Concrete Relief Work or Religious Scapegoating: India’s Rohingya Camps Amid the Coronavirus Pandemic
Kalindi Kunj, Madanpur Khadar and camps in Nuh district all represent the pathetic living conditions of the Rohingyas in Delhi-NCR. With government neglect and institutional apathy, are the Rohingyas destined to bear the brunt of a life threatening pandemic?
After CAA and NRC, Centre’s next target is the fast deportation of Rohingya refugees from the country.
Lawyers representing the Rohingyas have reiterated the constitutional right (of citizens and non-citizens alike) to equality, life and personal liberty in India. Meanwhile, the government has claimed such refugees may pose a security threat to the state.
Rahima Akter’s story is about the deteriorating plight of Rohingya refugees in Bangladesh’s Cox Bazar.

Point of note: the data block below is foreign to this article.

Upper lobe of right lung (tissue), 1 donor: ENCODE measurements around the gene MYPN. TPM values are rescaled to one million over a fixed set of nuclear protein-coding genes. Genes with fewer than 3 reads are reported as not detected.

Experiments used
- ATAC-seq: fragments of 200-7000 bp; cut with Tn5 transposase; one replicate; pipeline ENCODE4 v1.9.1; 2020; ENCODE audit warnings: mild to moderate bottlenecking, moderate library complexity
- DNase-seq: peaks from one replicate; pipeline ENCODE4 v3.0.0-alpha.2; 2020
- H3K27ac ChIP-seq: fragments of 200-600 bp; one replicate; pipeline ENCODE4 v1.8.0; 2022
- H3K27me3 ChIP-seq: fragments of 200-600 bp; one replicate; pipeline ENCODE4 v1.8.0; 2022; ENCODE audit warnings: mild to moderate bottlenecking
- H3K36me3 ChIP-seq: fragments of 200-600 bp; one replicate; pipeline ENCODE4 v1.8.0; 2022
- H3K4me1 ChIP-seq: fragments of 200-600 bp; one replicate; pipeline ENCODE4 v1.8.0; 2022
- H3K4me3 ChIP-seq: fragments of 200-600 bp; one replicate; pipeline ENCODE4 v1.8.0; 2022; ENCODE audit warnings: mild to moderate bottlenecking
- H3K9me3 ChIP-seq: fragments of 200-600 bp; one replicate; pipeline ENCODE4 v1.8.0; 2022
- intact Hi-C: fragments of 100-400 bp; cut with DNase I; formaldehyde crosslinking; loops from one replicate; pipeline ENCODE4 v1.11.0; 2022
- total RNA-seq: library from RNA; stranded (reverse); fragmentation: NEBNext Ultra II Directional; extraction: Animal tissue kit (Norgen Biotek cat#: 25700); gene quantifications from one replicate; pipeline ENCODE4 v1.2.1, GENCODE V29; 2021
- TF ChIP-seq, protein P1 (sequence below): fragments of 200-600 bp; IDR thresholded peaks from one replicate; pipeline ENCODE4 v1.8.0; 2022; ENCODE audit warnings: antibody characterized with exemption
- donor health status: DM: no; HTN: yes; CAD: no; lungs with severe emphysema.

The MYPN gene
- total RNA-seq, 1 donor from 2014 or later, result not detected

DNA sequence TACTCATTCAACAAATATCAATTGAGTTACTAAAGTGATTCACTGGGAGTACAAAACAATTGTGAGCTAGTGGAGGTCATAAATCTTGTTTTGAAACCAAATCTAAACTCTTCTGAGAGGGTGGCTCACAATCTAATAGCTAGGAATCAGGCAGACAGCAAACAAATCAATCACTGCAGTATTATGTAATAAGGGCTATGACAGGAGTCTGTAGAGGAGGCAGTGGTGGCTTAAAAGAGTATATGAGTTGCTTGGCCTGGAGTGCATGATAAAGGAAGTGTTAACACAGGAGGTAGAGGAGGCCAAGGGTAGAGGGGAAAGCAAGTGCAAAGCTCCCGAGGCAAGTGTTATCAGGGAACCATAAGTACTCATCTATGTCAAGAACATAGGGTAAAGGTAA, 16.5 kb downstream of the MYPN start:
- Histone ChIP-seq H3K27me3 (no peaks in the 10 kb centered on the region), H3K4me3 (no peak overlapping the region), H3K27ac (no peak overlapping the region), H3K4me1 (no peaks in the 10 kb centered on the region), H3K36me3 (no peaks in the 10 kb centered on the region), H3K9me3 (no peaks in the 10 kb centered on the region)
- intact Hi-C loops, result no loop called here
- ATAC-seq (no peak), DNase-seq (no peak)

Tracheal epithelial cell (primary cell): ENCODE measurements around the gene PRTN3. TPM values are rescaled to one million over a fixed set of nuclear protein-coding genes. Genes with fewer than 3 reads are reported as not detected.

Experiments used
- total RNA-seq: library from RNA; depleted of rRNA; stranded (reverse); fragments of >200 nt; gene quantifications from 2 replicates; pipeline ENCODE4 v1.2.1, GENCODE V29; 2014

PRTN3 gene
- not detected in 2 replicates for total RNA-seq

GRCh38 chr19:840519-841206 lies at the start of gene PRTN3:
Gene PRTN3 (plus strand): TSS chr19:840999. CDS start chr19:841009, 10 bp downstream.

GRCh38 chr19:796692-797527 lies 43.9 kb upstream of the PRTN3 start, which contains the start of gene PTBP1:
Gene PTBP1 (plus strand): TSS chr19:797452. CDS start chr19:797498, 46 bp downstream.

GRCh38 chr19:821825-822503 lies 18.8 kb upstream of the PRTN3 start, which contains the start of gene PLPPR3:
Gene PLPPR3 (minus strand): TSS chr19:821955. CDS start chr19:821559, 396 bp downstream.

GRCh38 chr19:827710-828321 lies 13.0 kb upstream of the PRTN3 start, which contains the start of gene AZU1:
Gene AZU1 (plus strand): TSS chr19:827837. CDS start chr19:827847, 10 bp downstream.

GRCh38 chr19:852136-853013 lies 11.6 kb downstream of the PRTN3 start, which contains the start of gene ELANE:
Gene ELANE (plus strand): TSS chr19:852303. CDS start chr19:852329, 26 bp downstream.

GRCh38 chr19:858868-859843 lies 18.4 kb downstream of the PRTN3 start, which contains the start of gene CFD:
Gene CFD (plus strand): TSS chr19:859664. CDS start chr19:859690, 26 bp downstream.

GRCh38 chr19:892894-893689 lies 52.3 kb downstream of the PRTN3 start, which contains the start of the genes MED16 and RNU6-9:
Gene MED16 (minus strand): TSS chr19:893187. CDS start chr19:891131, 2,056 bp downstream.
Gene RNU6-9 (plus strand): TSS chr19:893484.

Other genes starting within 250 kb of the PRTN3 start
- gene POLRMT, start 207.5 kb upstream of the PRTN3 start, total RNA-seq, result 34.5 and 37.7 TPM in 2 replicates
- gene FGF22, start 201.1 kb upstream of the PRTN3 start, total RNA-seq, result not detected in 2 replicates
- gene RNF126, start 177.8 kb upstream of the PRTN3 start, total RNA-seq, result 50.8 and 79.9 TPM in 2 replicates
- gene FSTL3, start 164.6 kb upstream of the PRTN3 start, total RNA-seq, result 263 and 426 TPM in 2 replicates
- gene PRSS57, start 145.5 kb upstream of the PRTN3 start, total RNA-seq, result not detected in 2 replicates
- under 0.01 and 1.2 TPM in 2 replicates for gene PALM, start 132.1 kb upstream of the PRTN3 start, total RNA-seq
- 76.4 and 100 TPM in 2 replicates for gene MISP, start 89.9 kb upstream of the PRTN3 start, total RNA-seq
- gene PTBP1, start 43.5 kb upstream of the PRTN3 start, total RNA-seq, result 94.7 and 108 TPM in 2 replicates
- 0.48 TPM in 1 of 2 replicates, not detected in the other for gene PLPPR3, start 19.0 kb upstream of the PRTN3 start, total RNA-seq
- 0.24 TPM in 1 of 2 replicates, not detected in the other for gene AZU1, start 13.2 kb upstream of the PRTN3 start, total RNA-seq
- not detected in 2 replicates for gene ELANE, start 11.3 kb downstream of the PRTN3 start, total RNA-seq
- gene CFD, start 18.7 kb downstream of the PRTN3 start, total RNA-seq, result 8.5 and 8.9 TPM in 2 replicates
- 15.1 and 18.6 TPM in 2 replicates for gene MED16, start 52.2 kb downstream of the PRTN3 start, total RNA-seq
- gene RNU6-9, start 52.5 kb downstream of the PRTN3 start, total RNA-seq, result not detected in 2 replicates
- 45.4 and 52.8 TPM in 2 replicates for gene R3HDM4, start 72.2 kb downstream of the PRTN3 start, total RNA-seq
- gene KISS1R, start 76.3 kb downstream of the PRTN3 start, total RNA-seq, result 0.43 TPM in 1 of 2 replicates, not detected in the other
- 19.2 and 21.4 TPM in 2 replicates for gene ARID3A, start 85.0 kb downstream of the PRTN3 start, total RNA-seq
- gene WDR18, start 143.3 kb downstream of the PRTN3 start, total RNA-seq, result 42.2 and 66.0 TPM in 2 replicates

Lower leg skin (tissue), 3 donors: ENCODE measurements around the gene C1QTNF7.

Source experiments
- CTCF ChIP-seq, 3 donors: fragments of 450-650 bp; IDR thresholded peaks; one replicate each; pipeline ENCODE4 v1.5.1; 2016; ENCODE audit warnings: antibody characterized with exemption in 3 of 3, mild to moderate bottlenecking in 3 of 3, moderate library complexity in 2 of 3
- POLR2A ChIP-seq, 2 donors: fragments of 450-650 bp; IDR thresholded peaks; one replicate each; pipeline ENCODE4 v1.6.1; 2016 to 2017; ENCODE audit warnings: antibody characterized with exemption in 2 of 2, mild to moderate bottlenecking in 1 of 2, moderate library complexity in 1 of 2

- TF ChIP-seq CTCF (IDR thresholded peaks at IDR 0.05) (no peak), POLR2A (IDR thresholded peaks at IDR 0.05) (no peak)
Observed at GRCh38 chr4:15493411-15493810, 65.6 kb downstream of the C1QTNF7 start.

Forced to flee their homeland,730,000 Rohingya people face gross human rights violation.
Seven Rohingya refugees who were held in imprisonment since 2012, by the Indian state on the grounds of illegal migration, were deported back to Myanmar on Thursday, after the Supreme Court rejected their plea to stay back in India as they fear being killed in Myanmar.
CRITICAL INSIGHT Refugee camps in Bangladesh’s Hoax Bazar are the new home for a great section of Rohingya people.
Myanar’s Rohingya population is facing a clear case of ethnic cleansing with organised violence and atrocities against them by the overwhelming military establishment. It is a paradox that its Nobel Peace Prize winner leader Aung San Suu Kyi chooses to remain silent and do little to curb the violence against this particular ethnic minority. Does this not reveal the inherent irony of peace politics in our times?